Patent Watch

• A method for detecting security vulnerabilities in a Web application. Most scanners look for vulnerabilities at the network level, but this one probes for security weaknesses at the application level. —U.S. Patent No. 6,584,569, issued June 24. Inventors: Eran Reshef, Yuval El-Hanany, Gil Raanan and Tom Tsarfati, for Sanctum Ltd. in Herzelia, Israel.

• A "digital persona" for providing access to personal information. An information server stores a person's identifying information and privacy preferences. If another computer requests the personal data, the digital persona server compares the request with the privacy preferences and either approves the release of the data or denies the request if the conditions are unacceptable. —U.S. Patent No. 6,581,059, issued June 17. Inventors: Robert Carl Barrett and Paul Philip Maglio, for IBM.

Unisys Suite DetectsCriminal Patterns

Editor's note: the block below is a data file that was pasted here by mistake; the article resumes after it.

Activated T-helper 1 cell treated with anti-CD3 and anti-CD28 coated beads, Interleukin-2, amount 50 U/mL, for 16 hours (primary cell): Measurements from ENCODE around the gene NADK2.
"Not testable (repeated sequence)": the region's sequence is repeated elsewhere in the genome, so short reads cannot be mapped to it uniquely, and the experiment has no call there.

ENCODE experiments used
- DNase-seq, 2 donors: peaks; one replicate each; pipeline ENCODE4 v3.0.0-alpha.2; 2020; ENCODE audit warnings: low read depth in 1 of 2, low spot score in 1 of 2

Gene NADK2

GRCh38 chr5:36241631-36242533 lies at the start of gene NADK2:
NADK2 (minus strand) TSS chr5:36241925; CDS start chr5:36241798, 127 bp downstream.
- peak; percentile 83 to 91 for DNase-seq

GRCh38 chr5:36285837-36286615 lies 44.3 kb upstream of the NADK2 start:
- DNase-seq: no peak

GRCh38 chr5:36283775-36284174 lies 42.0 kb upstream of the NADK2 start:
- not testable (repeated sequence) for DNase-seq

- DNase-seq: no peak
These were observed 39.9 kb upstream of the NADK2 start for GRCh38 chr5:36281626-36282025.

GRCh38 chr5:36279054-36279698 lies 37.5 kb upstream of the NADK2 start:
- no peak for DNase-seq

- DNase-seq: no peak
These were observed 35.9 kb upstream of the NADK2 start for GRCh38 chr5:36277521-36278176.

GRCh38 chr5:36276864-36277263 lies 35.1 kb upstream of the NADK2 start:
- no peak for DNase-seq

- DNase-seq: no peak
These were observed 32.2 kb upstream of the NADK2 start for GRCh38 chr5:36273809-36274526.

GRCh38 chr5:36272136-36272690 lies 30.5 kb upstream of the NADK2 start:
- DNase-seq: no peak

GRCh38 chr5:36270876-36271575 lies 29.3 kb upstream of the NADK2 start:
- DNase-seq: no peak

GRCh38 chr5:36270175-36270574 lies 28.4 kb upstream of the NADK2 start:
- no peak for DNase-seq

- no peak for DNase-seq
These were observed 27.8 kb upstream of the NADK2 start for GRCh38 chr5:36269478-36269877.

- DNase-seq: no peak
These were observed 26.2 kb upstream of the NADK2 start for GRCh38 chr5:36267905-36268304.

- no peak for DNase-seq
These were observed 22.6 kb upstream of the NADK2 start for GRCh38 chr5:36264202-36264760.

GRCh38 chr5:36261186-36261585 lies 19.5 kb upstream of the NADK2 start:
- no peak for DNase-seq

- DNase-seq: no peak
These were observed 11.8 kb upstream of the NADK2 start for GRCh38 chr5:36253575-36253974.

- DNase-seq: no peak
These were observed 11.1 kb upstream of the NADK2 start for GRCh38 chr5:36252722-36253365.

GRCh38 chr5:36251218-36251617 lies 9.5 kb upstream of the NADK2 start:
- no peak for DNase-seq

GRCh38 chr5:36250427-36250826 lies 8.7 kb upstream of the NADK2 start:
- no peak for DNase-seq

Unisys Corp. recently unveiled the Active Risk Monitoring System (ARMS), software that may help banks spot patterns of seemingly unrelated events that add up to potential fraud, identity theft or money laundering.

Actimize Ltd. in New York provides the underlying analytics technology, which monitors transactions in real time, identifies patterns of suspicious behavior and flags transactions according to predefined criteria.

For example, suppose a criminal uses 30 stolen ATM cards in succession to withdraw $500 each time. None of those transactions taken alone would raise a flag, but ARMS can detect a change in the rate of transactions during a certain time period or spot the increased number of cards that have never been used at that ATM before, Unisys says.

—Paul Roberts, IDG News Service

Security spending can't continue to consume ever-increasing portions of the IT budget. No enterprise can afford to spend more on insurance than on new product development. By 2005, security groups that can't demonstrate security effectiveness metrics will experience flat to declining IT security funding."

—John Pescatore, analyst, Gartner Inc.

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Managing Wireless Risks

Financial institutions around the world have taken the following steps: